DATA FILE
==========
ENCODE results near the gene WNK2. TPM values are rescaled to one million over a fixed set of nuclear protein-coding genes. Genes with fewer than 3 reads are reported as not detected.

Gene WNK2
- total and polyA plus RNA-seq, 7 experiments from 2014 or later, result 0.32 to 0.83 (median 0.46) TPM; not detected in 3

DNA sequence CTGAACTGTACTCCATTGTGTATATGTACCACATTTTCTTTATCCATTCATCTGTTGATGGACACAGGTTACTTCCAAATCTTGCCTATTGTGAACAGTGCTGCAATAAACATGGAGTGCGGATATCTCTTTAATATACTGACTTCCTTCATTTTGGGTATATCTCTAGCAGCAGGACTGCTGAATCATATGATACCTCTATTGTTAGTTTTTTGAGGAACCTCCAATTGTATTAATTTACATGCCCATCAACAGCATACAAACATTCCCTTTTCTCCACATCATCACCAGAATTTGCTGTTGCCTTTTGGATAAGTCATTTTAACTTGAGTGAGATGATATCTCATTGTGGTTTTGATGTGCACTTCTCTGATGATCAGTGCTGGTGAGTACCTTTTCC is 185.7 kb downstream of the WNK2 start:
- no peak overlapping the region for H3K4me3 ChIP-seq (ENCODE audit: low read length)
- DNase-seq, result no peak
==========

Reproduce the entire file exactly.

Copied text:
ENCODE results near the gene WNK2. TPM values are rescaled to one million over a fixed set of nuclear protein-coding genes. Genes with fewer than 3 reads are reported as not detected.

Gene WNK2
- total and polyA plus RNA-seq, 7 experiments from 2014 or later, result 0.32 to 0.83 (median 0.46) TPM; not detected in 3

DNA sequence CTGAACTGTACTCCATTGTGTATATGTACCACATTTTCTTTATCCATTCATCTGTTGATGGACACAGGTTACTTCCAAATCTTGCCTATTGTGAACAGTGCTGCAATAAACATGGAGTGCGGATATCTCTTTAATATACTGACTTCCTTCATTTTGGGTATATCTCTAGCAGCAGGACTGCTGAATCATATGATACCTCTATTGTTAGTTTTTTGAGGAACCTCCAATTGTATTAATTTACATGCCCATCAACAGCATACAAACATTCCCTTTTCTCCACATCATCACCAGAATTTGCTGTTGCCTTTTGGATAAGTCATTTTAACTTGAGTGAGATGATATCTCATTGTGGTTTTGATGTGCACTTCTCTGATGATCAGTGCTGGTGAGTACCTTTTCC is 185.7 kb downstream of the WNK2 start:
- no peak overlapping the region for H3K4me3 ChIP-seq (ENCODE audit: low read length)
- DNase-seq, result no peak